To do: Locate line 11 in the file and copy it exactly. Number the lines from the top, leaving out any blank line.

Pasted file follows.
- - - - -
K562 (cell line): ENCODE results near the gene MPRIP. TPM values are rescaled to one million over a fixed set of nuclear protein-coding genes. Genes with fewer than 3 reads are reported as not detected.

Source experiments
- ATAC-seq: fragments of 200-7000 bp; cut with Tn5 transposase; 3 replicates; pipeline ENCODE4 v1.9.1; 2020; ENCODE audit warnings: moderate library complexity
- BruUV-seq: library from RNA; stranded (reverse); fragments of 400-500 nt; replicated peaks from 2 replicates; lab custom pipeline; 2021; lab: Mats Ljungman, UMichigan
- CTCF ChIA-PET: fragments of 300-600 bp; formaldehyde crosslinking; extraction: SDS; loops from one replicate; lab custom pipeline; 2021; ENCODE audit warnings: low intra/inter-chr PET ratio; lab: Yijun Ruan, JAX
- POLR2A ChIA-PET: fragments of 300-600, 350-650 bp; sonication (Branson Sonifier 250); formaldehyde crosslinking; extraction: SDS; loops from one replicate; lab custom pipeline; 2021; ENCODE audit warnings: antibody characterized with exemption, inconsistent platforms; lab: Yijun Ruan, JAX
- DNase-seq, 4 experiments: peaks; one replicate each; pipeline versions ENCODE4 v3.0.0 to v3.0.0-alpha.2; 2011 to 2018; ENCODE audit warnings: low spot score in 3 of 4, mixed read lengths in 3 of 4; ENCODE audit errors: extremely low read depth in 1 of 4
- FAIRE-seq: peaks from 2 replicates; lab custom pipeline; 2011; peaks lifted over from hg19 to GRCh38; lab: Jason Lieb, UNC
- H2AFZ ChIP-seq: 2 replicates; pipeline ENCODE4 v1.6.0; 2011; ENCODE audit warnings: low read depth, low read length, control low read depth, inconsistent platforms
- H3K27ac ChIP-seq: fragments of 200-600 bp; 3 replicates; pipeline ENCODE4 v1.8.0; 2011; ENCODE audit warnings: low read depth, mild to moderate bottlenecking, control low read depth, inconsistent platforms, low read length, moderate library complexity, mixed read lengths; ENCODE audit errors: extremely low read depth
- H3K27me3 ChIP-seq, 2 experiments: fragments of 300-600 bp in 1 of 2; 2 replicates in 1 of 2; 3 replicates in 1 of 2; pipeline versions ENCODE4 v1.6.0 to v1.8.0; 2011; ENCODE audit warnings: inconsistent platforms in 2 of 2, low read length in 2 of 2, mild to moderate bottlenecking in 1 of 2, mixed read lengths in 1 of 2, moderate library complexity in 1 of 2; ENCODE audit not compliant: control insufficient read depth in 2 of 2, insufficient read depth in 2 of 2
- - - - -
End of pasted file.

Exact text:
- H3K27me3 ChIP-seq, 2 experiments: fragments of 300-600 bp in 1 of 2; 2 replicates in 1 of 2; 3 replicates in 1 of 2; pipeline versions ENCODE4 v1.6.0 to v1.8.0; 2011; ENCODE audit warnings: inconsistent platforms in 2 of 2, low read length in 2 of 2, mild to moderate bottlenecking in 1 of 2, mixed read lengths in 1 of 2, moderate library complexity in 1 of 2; ENCODE audit not compliant: control insufficient read depth in 2 of 2, insufficient read depth in 2 of 2